November 26, 2019

Get data from the web

The best way is to download the data file and save it into a local folder

Then you can read it as much as you like

Telling beautiful stories

Choosing color, size and symbol

The commands in this page produce the plots of the following page

plot(survey$height_cm, main="1")
plot(survey$height_cm, main="2", col="red")
plot(survey$height_cm, main="3", cex=2)
plot(survey$height_cm, main="4", cex=0.5)
plot(survey$height_cm, main="5", pch=16)
plot(survey$height_cm, main="6", pch=".")

Choosing color, size and symbol

Choosing the type of plot

The commands in this page produce the plots of the following page

plot(survey$height_cm, main="1", type = "l")
plot(survey$height_cm, main="2", type = "o")
plot(survey$height_cm, main="3", type = "b")
plot(survey$height_cm, main="4", type = "p")
plot(survey$height_cm, main="5", xlim=c(1,20))
plot(survey$height_cm, main="6", xlim=c(30,51))

Choosing the type of plot

Two plots in parallel

plot(survey$height_cm, ylim=c(0,200))
points(survey$weight_kg, pch=2)
plot(survey$height_cm, type="l", ylim=c(0,200))
lines(survey$weight_kg, col="red")

Two plots in parallel


Adding legend

plot(survey$height_cm, col=survey$Gender)
legend("topleft", legend=c("Female", "Male"), fill=c(1,2))

Adding straight lines

abline(h=mean(survey$height_cm), col="red", lwd=5)

AB line

This command adds a straight line in a specific position

  • abline(h=1) adds a horizontal line in 1
  • abline(v=2) adds a vertical line in 2
  • abline(a=3, b=4) adds an \(y=a +b\cdot x\) line
    • a is the intercept when \(x=0\)
    • b is the slope


abline(v=20, col="blue")
abline(a=160, b=0.5)

Scatter plots

Comparing two variables

plot(survey$height_cm, survey$weight_kg)

Other example

plot(survey$height_cm, survey$hand_span_cm)

Formulas in R

Formulas are summaries of a relationship

Instead of

plot(survey$height_cm, survey$weight_kg)

we can write

plot(survey$weight_kg ~ survey$height_cm)

or even

plot(weight_kg ~ height_cm, data = survey)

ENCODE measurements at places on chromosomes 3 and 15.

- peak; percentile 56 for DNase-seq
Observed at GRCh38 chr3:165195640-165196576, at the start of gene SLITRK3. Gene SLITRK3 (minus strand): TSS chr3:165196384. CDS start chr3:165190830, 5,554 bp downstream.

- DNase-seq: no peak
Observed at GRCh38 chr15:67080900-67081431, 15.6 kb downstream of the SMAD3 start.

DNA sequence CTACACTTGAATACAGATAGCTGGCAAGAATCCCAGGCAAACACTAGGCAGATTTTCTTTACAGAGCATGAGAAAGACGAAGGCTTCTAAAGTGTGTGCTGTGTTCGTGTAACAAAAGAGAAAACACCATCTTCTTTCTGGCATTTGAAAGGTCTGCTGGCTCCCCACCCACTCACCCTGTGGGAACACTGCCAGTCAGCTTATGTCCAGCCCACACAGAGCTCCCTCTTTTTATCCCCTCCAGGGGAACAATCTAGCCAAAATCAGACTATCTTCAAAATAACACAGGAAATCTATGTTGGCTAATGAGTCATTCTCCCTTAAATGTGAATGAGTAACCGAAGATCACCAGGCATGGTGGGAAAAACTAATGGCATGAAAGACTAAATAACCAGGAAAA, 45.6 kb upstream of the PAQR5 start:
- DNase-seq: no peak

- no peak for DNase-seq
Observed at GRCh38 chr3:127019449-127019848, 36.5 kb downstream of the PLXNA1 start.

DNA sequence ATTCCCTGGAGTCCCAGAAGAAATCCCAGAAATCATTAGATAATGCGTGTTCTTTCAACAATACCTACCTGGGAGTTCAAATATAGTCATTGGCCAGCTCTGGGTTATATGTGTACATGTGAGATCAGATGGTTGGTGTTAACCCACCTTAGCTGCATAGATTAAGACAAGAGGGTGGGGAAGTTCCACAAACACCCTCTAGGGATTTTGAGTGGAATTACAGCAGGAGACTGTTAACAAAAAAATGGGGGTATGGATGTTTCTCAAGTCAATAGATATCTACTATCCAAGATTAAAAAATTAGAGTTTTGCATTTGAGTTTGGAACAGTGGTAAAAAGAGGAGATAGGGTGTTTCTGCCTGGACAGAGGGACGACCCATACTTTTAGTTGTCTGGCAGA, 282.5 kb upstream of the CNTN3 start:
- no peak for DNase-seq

Using formulas makes life easier

plot(height_cm ~ hand_span_cm, data = survey)

plot(height_cm ~ hand_span_cm, data = survey,
     subset = Gender=="Female")

plot(height_cm ~ hand_span_cm, data = survey,
     subset = Gender=="Male")

It is easier to specify the data.frame and which values to plot

Graphics depend on the type of data

Numeric v/s Numeric

plot(height_cm ~ weight_kg, data=survey)

Factor v/s Factor

survey$handness <- as.factor(survey$handness)
plot(Gender ~ handness, data=survey)

Factor v/s Numeric

plot(Gender ~ weight_kg, data=survey)

Numeric v/s Factor

plot(weight_kg ~ Gender, data=survey)

This is called “Boxplot”

Plotting a numeric value depending on a factor results in a boxplot

It is a graphical version of summary().

  • The center is the median
  • The box is between the first and third quartile (50% of cases)
  • The whiskers extend a prediction of 95% of cases
  • Points are outliers

Nicer boxplot

plot(weight_kg ~ Gender, data=survey, boxwex=0.3,
    notch=TRUE, col="grey")

Exploring all data: plot data frame



Plot function

  • plot() can be used with one or two vectors, or with a formula
  • plot(y ~ x) looks like plot(x, y)
  • Formulas are nice: plot(y~x, data=dframe) is better than plot(dframe$x, dframe$y)
  • In general the defaults are good
    • axis labels are the names of the variables being plotted
    • ranges are automatic
  • You can use numbers to choose colors, symbols and sizes of points
  • You can choose the ranges, labels and

Plot is a generic function

The figure type depends on the data type of the vector

  • numeric: similar to points() or lines()
  • factor: count frequency and draws barplot()
  • numeric v/s factor: same as boxplot()
  • complete data frame: same as pairs()
  • factor v/s factor: like a histogram in 2D

Adding details to a plot

  • The plot() command defines the ranges, labels and title
  • You can add more elements over a pre-existing plot:
    • points(), lines()
    • text()
    • segment(), arrows(),
    • rect(), polygon() xspline()
    • legend()

Learn more on the help page of each command


Colors can be specified in several ways:

  • A numeric value is an index into a palette
  • A character with a color name in English
    • such as “red” or “steelblue”
  • A character with a hexadecimal code
    • such as “#A11F1F”
    • Google “hexadecimal colors” to learn more